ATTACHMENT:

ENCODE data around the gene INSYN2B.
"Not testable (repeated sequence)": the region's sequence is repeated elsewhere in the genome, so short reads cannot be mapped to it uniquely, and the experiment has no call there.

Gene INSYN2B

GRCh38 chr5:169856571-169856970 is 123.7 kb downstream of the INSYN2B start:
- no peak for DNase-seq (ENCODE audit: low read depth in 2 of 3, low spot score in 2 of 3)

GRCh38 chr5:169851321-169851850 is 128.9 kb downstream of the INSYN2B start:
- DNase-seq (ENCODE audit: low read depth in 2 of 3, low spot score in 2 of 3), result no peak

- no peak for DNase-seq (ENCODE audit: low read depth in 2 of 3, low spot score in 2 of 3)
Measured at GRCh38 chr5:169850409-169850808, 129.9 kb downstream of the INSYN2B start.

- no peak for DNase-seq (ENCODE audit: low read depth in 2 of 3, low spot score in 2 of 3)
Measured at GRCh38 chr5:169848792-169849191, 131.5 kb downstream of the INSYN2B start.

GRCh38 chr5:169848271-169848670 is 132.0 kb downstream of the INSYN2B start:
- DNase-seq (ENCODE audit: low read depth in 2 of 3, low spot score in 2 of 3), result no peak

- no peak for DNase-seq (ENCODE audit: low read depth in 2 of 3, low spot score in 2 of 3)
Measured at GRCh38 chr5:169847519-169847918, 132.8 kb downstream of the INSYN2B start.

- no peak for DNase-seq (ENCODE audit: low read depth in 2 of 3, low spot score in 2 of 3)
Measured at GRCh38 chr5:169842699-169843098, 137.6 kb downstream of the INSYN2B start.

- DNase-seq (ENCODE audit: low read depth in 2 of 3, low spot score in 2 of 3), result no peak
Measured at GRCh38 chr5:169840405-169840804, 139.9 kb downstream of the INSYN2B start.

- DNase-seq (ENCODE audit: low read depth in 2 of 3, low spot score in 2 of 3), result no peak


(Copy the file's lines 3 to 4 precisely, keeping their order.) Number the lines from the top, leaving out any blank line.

Gene INSYN2B

GRCh38 chr5:169856571-169856970 is 123.7 kb downstream of the INSYN2B start: